For One Brief Shining Moment pt 2

Evening came upon me on New Year’s Eve and I prepared myself to head downtown to LoDo (Lower Downtown, downtown Denver) by eating some antihistamines, gulping down a boilermaker and lighting up a couple pipes full. Bus rides were being offered for free that evening to help cut down the number of drunk drivers on the road. I pocketed a few of those mini bar sized bottles of bourbon and pipe and hopped on the first bus heading west to the party on 16th street.

16th Street is a pedestrian traffic (plus shuttle bus and horse drawn carriage) stretch that runs approximately 14 blocks, filled with a variety of street life on an average day, quite a large variety on New Year’s Eve. Families, young couples, young singles and the typical group of thugs were roaming the sidewalks in search to find where the real action was at. Every block appeared to be setting up a small disco mosh stomping area for people to dance the night away but it was too forced upon the masses, too early to strip off your clothes and go wild. Vendors set up shop at each intersection selling 2012 flashing rave glasses and loud horns to add to the festivities. The real hard core drinking had yet to start so I decided to take a commemorative picture before diving head first into the swarm. A building marked as the World Trade Center stood before me and I noticed some young Japanese teenagers taking each other’s photos next to the sign. Good photo op for me so I shooed them away and grabbed the closest person to me to use my camera to take a shot. The nearest person to me was a Russian man who had very little grasp of English, but I managed to hand signal my way to explain I wanted him to take my picture. After the picture was snapped I assured him I would report his kind efforts to the Russian Embassy which made him feel happy, yet perplexed.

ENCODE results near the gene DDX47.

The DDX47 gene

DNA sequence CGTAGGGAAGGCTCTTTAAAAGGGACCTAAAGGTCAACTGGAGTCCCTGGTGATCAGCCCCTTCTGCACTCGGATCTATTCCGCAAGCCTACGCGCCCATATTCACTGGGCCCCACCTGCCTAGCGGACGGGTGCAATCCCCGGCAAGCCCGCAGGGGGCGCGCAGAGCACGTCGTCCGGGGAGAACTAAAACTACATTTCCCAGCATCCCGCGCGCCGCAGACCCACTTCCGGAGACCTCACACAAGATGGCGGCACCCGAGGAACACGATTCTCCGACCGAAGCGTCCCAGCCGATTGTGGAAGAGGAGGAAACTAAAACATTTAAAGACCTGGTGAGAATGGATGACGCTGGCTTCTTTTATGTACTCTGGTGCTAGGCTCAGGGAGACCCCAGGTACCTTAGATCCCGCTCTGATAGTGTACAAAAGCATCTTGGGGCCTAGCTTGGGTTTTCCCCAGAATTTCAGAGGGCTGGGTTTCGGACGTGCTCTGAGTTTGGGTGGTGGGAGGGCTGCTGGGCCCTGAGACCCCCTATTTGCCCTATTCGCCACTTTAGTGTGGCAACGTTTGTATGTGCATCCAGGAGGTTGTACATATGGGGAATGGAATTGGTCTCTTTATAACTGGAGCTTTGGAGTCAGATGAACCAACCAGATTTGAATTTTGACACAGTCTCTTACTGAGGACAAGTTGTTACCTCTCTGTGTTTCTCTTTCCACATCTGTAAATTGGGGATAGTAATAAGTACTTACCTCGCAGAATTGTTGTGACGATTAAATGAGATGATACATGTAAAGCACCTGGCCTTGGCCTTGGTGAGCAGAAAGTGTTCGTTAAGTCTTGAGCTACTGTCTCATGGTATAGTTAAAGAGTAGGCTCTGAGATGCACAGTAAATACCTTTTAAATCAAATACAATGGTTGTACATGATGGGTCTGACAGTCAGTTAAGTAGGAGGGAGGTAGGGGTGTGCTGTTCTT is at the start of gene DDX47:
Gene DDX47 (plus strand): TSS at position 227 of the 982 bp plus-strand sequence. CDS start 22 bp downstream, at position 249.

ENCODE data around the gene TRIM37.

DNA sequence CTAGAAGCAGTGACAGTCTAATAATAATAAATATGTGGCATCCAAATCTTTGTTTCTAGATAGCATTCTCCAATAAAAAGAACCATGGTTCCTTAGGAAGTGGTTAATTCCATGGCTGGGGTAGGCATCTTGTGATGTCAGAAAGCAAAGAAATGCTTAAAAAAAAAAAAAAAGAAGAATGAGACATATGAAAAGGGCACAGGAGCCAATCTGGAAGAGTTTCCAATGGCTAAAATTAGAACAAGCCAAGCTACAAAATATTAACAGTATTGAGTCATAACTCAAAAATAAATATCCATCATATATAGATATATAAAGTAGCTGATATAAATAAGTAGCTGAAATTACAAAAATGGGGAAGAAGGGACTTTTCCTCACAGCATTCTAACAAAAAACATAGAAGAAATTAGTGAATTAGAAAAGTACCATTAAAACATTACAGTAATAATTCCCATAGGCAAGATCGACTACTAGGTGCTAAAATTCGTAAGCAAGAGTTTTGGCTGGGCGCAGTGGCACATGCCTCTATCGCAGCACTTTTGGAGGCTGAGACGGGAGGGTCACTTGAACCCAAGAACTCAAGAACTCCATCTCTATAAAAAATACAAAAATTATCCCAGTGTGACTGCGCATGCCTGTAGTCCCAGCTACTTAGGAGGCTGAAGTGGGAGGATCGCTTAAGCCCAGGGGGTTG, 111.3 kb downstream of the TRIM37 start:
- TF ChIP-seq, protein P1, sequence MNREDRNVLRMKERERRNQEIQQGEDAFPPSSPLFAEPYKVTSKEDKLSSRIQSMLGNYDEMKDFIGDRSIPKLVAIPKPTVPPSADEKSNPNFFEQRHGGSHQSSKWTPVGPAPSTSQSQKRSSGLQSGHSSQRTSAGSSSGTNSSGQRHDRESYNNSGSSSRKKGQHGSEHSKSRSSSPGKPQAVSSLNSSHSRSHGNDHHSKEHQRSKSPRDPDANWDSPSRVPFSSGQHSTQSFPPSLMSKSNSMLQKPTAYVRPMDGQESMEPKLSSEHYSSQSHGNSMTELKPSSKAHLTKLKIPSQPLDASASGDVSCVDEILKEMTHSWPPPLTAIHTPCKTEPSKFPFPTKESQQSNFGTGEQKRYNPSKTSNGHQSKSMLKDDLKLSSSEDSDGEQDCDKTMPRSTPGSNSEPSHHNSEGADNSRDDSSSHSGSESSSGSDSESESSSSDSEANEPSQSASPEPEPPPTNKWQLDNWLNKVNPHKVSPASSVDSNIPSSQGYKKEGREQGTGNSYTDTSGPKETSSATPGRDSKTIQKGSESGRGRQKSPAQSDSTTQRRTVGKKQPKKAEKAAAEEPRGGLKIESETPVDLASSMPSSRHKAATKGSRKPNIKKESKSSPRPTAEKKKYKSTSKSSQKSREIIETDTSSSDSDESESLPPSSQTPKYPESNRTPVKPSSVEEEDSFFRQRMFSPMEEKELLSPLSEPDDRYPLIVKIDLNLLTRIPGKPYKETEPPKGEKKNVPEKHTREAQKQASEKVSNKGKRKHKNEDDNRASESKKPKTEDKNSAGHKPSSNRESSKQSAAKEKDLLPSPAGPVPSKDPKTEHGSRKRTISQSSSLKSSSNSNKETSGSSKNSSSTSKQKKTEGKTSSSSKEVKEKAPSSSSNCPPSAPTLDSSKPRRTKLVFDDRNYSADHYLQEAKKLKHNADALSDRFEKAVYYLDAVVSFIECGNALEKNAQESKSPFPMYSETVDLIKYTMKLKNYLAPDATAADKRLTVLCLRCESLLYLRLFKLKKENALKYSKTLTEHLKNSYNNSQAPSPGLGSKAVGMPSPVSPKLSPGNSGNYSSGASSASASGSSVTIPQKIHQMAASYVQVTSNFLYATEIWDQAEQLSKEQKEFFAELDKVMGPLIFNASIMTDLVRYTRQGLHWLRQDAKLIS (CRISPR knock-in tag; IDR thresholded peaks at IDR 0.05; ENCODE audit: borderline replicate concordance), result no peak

The night continued to unveil mild curiosity to me; bottles of Kim Jong Il soda on sale, a blind woman standing next to me enjoying the fireworks display, little girls in tiaras dancing with their parents, but the most precious moment of all came when I crossed to the corner of 16th and California where a small group of Krishnas were dancing and singing.  I have seen this a number of times at different airports and college campuses so the sight didn’t really startle me. People began slowly walking to the outer perimeter of the circle and watched. People took photos, then started mocking the dancing and chanting, but then became caught up in the rhythmic thumping of the Balarama drum and the clashing of finger cymbals and joined in with the religious entourage. Old and young alike began to hop to the music and dance about with the Krishnas. I found myself caught up in the moment and began dancing with them as well. Shit eating smiles ran across the crowd and we all dropped our inhibitions and differences for one brief shining moment and became a group filled with happiness and joy for one another. This went on for a good 5 minutes and at the end a loud cheer went out as those pulled into the circle slowly dissipated and went their separate ways taking with them feelings of goodness.

My hope for the new year is that more of us will be caught up in moments of companionship and oneness with our fellow citizens and not be like the type of person that took the lives on Colfax the day before. I hope for a world where religious differences can be put aside and we can cohabitate with one another just as I and a bunch of Lutherans and Baptists and Ganstas and college nerds did with the Krishnas. There’s a lot of political shit fuming round the world right now that wants to plot people against one another but my hope is that comradery will overpower opposition and we all work together to make this world a better, safer place for our children to live in.

…and make a fucking flying car.

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